Delaware: Priest Admits Molestation, According to Court Filing

By Randall Chase
Associated Press, carried in the Daily Times
January 17, 2008

WILMINGTON (AP) — A Roman Catholic priest named as a defendant in a child sex abuse lawsuit had admitted molesting the accuser, according to court papers filed this week.

The Rev. James W. O'Neill, a member of the Oblates of St. Francis de Sales and a former principal of Salesianum School in Wilmington, is accused in the lawsuit of sexually abusing former student Eric Eden hundreds of times over a 9-year period beginning in 1976, when he was 8 years old.

Eden alleges that the abuse occurred at his family's home, in O'Neill's rectory bedroom and office at Salesianum, and elsewhere.

O'Neill, now 68 and living in Washington, D.C., was relieved of his duties as pastor of a Greensboro, N.C., church in 2003 after officials learned of allegations of "inappropriate behavior."

In a response filed Wednesday to Eden's amended complaint, an attorney for Oblate officials and Salesianum stated repeatedly that his clients deny any allegation of negligence or other wrongdoing, but that O'Neill has admitted molesting Eden.

"Defendant O'Neill has admitted molesting plaintiff. However, any inference of alleged wrongdoing on the part of the answering defendants is denied," attorney Mark Reardon wrote.

According to the lawsuit, Eden suppressed memories of his repeated molestation prior to 1985 until 2002, when the church sex abuse scandal made headlines. In addition to his personal injury claims, Eden alleges that church officials breached an agreement reached with his parents after an alleged molestation incident in 1985.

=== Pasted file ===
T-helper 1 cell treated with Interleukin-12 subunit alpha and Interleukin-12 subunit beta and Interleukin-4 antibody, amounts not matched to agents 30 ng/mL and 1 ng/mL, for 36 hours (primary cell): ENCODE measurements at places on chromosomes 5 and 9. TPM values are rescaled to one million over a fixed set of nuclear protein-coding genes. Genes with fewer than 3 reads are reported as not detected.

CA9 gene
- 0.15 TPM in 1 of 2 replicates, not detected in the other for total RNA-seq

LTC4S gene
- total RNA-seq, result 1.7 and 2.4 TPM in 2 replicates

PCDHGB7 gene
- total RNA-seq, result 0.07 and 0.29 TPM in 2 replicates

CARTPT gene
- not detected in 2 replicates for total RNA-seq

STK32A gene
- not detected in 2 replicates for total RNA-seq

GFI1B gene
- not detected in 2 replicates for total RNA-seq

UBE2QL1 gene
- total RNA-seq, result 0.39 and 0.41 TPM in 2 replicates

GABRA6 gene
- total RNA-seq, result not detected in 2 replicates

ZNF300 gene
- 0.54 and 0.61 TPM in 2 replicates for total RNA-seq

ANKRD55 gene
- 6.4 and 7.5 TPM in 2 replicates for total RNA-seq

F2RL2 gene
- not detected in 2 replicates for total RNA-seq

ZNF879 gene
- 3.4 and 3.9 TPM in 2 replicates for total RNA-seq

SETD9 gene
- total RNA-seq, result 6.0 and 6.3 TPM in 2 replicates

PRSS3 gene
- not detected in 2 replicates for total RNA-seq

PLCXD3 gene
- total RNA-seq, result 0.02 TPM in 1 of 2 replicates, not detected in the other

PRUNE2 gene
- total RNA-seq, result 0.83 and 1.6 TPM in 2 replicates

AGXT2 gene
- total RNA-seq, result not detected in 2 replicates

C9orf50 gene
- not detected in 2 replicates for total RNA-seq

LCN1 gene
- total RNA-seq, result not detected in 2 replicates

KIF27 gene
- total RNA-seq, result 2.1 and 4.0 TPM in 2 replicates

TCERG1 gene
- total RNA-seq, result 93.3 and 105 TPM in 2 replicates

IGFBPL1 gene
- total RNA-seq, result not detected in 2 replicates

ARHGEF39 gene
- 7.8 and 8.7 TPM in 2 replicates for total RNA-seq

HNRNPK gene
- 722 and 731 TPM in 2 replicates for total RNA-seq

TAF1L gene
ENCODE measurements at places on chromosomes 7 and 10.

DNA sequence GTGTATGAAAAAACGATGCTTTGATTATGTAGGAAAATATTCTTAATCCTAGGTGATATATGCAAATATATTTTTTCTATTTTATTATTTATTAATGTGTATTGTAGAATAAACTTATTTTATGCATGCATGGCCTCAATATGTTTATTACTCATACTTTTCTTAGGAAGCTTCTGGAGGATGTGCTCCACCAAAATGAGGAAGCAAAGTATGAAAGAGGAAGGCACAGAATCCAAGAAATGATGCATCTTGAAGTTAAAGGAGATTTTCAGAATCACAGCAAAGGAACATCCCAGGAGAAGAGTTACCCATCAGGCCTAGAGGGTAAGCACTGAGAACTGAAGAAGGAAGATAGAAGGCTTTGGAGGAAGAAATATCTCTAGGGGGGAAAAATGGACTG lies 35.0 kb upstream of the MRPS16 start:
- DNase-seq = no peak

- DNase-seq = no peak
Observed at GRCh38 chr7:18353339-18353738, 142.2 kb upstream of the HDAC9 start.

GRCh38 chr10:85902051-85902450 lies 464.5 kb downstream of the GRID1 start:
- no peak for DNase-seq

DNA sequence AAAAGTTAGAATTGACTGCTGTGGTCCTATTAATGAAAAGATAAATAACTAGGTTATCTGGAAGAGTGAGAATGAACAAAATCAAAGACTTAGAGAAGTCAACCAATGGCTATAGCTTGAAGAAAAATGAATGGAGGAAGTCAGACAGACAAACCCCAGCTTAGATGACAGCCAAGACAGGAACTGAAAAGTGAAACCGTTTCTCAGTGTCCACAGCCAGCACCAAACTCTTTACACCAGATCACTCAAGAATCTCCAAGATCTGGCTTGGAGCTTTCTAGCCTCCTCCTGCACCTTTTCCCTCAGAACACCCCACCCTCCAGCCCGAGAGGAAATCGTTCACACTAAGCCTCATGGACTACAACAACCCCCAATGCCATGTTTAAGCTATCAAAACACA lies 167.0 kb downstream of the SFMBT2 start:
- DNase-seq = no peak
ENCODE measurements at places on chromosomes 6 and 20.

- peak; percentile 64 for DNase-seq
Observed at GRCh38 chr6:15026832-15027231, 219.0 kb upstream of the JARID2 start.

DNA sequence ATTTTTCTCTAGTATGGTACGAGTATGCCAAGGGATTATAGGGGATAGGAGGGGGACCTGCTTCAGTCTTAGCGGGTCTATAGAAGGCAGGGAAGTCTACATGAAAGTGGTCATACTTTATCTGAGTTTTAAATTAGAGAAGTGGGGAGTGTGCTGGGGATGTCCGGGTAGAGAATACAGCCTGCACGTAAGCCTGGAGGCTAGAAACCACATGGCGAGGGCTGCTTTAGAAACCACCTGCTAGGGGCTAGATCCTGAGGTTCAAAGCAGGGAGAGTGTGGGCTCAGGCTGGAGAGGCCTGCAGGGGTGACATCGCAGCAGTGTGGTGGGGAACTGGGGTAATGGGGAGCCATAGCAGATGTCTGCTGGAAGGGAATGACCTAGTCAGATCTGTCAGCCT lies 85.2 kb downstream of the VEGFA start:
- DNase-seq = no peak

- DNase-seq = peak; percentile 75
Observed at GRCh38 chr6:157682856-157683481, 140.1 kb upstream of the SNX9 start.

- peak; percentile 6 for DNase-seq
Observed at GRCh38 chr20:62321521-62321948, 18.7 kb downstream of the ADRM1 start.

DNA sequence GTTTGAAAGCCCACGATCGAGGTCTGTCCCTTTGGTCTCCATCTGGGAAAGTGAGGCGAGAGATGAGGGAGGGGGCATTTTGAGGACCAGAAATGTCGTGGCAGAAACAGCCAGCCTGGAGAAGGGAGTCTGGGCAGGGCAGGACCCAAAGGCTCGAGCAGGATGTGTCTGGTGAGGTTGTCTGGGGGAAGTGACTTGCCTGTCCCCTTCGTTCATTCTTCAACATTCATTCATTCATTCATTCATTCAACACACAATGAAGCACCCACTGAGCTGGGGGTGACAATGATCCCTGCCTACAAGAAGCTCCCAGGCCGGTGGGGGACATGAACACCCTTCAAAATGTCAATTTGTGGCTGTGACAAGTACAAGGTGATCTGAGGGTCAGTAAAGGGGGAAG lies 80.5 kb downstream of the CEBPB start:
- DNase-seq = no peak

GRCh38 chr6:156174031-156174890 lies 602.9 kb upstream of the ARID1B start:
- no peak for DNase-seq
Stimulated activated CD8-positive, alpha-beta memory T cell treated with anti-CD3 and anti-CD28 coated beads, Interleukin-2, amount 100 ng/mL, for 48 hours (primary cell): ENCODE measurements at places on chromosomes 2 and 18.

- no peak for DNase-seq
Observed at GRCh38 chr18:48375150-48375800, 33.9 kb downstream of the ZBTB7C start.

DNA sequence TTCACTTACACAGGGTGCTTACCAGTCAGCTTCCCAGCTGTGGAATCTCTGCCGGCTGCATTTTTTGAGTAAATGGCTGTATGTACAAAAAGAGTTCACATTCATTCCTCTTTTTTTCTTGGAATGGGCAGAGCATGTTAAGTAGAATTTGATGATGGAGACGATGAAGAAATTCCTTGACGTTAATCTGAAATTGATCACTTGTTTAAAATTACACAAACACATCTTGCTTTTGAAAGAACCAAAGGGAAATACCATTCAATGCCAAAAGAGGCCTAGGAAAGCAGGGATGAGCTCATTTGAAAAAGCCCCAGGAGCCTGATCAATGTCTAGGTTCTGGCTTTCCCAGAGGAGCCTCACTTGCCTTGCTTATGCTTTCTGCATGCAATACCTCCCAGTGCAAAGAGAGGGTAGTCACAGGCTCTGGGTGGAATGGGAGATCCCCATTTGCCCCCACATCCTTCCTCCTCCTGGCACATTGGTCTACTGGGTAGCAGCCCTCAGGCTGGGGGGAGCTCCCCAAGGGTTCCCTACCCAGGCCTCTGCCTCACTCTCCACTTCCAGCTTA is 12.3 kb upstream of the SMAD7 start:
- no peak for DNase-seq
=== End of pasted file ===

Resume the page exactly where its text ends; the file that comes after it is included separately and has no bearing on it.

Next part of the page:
Eden claims that his parents were promised that if they did not sue church officials or report O'Neill to law enforcement authorities, O'Neill would be removed from his post at Salesianum, receive psychotherapy and not be put in a position in which he would be around other children.

O'Neill, who in court papers has denied the claims against him, was initially deposed in 2004, the same year the lawsuit was filed. He was deposed again in July but invoked his Fifth Amendment right against self-incrimination nearly 200 times.

O'Neill was deposed again in December after Superior Court Judge Calvin Scott Jr. ruled that he must answer questions about alleged incidents of abuse in Delaware and New Jersey, but not other states, because the criminal statute of limitations in those two states has expired. The judge also noted that O'Neill already had answered some questions in the 2004 deposition regarding his contact with Eden's family members.

According to Reardon's filing, which states that his clients should be dismissed as defendants, "O'Neill admitted his wrongdoing in December 2007."

Reardon declined to answer questions when contacted Thursday.

"We cannot comment on our court filing," he said.

Thomas Neuberger, an attorney representing Eden, also declined to comment, saying proceedings in the case have been placed under seal, and that a gag order is in place.

"Until that is lifted, we can't have any comment one way or the other," he said.

John Deckers, an attorney representing O'Neill, did not immediately return a telephone message.

Meanwhile, a funeral was to be held Friday for the Rev. Robert D. Kenney, an Oblate priest and former principal and president at Salesianum who was also named as a defendant in Eden's lawsuit. Kenney died of lymphoma on Jan. 9 at the age of 83.


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